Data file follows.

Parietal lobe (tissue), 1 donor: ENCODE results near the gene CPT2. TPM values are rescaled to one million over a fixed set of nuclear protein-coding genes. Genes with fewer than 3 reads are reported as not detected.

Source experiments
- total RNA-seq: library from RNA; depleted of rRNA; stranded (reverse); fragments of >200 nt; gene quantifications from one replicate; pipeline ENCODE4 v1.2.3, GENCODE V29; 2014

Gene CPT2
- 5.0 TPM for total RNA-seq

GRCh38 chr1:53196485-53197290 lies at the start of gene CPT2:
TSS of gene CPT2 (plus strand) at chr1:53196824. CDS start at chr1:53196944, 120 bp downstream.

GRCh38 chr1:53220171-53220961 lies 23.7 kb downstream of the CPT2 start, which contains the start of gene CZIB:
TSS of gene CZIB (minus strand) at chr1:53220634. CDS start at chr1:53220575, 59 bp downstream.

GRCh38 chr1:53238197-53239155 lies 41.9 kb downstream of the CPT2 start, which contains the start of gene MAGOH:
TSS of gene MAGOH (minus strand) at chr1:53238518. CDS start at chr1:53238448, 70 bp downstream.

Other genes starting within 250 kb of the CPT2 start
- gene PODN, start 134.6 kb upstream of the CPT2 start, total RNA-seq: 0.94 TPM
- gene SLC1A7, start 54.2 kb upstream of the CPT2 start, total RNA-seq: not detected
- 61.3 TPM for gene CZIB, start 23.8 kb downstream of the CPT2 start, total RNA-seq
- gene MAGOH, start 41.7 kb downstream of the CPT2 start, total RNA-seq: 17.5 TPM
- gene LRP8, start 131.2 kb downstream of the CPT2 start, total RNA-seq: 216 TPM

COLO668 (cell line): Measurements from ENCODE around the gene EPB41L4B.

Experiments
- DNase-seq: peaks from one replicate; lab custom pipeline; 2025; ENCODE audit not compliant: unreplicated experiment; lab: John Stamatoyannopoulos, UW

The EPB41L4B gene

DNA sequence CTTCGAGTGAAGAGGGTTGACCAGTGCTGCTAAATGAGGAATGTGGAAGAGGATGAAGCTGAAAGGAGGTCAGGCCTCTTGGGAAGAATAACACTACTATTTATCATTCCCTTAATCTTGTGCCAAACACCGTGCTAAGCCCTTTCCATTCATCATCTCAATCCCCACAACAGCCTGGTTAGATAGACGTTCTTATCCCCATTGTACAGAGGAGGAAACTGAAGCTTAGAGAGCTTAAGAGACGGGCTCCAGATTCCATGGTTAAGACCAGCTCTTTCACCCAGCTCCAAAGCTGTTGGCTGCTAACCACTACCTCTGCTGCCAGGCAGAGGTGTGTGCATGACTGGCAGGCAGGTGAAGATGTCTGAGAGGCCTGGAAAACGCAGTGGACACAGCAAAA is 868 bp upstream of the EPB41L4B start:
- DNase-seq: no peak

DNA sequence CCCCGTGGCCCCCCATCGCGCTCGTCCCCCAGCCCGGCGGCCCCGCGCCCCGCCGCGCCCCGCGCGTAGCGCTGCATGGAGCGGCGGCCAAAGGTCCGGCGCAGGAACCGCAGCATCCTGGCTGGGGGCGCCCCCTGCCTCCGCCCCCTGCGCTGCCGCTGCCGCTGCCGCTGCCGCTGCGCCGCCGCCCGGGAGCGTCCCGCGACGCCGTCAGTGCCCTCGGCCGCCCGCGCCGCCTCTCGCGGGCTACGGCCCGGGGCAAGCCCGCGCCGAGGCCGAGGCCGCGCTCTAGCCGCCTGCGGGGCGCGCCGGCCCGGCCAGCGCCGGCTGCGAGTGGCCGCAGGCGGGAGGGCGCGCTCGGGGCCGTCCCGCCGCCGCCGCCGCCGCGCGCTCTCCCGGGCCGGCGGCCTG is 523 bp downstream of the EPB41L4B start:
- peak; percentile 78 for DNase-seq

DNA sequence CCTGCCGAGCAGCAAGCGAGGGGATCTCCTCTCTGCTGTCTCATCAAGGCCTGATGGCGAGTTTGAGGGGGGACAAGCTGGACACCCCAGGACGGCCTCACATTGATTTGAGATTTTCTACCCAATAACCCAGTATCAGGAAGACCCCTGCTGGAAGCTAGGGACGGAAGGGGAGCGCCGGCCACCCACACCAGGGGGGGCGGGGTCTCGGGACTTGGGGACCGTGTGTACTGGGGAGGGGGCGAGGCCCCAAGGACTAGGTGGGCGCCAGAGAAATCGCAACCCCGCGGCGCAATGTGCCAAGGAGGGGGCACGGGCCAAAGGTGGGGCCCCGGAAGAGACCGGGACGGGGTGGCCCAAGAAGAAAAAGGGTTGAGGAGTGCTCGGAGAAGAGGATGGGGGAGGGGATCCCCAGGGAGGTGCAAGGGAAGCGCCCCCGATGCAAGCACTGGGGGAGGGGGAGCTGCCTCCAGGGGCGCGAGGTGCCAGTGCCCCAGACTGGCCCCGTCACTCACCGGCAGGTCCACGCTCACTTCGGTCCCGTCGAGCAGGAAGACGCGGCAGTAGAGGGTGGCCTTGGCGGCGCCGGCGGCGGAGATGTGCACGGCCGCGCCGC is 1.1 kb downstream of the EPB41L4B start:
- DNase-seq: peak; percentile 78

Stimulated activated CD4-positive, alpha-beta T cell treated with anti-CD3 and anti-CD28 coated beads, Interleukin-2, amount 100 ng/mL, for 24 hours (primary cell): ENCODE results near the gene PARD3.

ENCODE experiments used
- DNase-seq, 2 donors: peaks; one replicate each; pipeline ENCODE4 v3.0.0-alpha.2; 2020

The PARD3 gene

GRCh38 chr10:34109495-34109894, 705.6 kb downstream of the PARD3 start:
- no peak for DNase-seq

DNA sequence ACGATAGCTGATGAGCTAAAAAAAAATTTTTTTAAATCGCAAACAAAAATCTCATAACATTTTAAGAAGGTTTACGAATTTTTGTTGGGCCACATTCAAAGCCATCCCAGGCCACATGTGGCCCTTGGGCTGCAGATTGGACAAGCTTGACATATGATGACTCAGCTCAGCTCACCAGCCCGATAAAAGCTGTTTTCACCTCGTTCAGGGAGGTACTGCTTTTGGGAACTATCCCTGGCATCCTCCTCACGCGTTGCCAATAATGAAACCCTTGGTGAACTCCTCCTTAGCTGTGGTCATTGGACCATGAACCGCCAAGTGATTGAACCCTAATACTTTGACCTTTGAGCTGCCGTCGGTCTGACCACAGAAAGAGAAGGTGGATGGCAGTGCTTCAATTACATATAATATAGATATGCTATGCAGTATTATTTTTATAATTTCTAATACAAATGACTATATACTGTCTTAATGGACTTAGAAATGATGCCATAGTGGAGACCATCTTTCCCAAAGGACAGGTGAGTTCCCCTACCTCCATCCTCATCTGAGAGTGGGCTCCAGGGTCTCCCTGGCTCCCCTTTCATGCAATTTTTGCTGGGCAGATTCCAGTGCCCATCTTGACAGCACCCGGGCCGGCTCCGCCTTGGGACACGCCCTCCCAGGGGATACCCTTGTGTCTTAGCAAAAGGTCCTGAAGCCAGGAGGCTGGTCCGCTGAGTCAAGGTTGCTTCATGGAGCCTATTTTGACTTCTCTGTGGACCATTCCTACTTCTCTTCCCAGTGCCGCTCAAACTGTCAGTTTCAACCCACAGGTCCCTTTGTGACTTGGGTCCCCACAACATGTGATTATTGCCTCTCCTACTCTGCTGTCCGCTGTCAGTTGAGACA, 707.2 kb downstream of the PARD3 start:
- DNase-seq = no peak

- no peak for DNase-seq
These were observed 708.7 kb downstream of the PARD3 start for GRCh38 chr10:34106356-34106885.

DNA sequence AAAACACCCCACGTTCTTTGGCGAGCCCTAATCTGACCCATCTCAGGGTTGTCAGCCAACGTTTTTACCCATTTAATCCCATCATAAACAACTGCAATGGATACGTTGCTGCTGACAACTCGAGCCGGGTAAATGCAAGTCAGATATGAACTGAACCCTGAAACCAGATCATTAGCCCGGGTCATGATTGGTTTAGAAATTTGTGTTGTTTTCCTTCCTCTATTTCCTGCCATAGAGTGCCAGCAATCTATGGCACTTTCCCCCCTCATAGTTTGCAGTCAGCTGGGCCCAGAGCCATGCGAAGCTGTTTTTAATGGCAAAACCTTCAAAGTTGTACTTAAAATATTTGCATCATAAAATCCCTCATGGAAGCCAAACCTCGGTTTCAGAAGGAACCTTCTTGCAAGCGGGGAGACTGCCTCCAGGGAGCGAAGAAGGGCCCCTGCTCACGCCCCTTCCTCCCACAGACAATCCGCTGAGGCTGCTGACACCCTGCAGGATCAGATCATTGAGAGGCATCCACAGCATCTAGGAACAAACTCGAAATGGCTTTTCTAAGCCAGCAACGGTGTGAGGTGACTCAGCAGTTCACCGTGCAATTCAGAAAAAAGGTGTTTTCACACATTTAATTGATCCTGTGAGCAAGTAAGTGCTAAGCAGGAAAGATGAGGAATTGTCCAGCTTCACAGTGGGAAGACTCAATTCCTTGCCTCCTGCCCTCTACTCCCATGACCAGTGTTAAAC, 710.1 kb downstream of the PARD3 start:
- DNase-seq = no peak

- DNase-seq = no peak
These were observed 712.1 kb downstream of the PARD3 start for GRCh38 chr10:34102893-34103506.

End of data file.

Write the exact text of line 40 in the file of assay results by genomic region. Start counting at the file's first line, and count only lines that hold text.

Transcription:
- DNase-seq = no peak